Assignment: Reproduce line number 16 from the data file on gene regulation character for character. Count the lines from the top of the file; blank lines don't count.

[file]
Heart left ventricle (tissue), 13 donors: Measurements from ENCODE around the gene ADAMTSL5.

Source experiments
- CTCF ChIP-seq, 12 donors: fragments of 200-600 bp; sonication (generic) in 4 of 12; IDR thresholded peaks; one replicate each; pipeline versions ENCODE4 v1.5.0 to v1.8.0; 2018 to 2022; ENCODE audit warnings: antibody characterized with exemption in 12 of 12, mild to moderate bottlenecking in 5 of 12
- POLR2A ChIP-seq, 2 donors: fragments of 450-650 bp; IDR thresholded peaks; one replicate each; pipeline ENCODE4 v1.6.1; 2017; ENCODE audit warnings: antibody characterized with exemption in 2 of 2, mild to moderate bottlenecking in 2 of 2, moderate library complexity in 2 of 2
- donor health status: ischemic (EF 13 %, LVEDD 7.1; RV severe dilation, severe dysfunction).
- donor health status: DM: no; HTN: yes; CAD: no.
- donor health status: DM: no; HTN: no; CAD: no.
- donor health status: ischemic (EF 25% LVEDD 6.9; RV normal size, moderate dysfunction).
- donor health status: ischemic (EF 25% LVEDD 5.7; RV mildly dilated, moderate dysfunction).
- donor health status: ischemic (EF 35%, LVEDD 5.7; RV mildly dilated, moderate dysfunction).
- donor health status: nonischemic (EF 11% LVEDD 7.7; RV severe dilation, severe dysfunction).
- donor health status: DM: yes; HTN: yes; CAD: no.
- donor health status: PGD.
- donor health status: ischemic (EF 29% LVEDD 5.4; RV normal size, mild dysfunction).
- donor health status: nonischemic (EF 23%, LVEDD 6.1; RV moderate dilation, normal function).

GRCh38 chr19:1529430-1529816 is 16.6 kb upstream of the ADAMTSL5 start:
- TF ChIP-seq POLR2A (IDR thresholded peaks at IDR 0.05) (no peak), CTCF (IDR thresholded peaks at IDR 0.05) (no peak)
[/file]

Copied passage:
GRCh38 chr19:1529430-1529816 is 16.6 kb upstream of the ADAMTSL5 start: